“The final demise of capitalism and the final victory of socialism must be a long historical process,” Xi added. “We should have a deep understanding of the self-regulation ability of capitalist society, fully estimate the objective reality of the long-term dominance of Western developed countries in economic, scientific, technological and military aspects, and earnestly prepare for the long-term cooperation and struggle between the two social systems.”
Xi concluded the Chinese people and the Chinese Communist Party must “continuously build socialism with superiority over capitalism, and continuously lay a more solid foundation for us to win initiative, advantage and future.”
Huawei is a brilliant example of long-term planning and a decisive effort to “win initiative, advantage and future.”
If the United States does not get its act together, we should expect to suffer a strategic defeat in the emergence of a Chinese-controlled Internet that may define the next half century.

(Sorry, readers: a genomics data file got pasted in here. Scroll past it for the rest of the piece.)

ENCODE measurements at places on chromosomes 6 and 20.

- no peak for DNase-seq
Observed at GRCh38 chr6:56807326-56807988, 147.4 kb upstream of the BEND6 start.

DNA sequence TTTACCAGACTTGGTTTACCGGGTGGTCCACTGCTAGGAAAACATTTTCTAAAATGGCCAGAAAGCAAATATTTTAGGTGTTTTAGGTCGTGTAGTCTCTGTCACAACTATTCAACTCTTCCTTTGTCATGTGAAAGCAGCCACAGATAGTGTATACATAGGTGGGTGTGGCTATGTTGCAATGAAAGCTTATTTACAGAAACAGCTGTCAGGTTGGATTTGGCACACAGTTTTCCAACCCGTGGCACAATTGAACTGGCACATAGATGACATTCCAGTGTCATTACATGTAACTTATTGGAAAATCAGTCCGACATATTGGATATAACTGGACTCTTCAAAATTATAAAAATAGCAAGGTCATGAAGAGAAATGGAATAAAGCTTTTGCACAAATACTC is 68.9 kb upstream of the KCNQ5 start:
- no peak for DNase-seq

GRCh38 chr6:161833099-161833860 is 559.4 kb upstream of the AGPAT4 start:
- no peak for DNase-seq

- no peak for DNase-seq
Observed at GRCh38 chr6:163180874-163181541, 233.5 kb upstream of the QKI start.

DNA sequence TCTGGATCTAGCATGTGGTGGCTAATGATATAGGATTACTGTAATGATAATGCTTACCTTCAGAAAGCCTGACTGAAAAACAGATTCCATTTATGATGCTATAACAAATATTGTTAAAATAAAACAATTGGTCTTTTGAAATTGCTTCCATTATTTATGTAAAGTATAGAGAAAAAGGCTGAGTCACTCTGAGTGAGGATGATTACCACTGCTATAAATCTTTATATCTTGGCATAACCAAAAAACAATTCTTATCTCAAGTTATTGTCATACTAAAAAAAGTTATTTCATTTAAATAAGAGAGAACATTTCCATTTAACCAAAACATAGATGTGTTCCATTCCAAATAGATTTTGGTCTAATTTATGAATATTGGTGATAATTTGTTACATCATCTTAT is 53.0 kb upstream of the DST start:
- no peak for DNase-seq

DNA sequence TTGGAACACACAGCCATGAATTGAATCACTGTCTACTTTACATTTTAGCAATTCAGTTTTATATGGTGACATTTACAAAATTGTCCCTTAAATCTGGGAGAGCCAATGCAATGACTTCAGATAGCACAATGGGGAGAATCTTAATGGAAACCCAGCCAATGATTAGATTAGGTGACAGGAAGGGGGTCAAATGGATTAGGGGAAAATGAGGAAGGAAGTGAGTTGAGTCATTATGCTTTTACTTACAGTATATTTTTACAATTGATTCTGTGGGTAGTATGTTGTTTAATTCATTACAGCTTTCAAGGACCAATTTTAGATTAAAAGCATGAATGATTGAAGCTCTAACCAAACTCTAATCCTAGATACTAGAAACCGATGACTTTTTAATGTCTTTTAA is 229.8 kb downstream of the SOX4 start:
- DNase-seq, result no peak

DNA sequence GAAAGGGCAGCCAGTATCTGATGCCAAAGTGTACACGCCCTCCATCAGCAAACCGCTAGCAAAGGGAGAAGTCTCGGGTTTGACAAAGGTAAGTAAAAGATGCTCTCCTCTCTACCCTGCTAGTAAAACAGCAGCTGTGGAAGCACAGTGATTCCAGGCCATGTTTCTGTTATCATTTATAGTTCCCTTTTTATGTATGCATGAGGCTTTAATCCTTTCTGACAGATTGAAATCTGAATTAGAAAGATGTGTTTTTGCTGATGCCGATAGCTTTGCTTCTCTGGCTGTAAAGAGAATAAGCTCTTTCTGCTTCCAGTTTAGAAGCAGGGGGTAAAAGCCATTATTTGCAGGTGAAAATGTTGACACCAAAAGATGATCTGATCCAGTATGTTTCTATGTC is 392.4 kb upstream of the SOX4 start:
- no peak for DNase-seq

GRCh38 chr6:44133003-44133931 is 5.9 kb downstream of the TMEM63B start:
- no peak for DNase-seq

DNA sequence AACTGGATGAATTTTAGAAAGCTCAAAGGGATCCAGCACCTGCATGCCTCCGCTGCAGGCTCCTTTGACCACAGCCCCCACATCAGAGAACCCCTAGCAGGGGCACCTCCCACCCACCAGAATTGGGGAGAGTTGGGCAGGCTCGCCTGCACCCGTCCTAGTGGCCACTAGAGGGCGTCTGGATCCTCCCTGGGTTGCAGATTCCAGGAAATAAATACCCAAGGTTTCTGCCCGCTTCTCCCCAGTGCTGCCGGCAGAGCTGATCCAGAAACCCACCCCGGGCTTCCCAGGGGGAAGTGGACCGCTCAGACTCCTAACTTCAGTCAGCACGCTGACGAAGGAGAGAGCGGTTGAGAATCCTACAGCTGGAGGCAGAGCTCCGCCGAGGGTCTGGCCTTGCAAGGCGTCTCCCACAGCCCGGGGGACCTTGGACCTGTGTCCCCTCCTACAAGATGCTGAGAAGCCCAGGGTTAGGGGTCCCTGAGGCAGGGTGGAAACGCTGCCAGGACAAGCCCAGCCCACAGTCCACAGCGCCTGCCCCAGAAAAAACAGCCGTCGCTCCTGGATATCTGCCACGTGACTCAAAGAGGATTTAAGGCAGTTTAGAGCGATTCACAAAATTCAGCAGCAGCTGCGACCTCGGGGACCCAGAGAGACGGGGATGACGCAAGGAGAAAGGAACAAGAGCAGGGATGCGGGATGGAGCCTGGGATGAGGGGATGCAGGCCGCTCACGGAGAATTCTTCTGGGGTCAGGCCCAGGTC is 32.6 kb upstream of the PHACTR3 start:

Vice President Mike Pence’s speech to the National Space Council last week captured the right sense of urgency and willingness to change organizations and innovate despite the bureaucracy.
The 5G challenge is an even more immediate crisis than securing our leadership in space – and American leadership in space is critical to our ultimate survival as a nation.
We need the Trump-Pence team to drive into the bureaucracy the Churchillian motto of “action this day.”
Bureaucrats who don’t take beating Huawei seriously should be replaced until we find a team capable of winning for America and for freedom.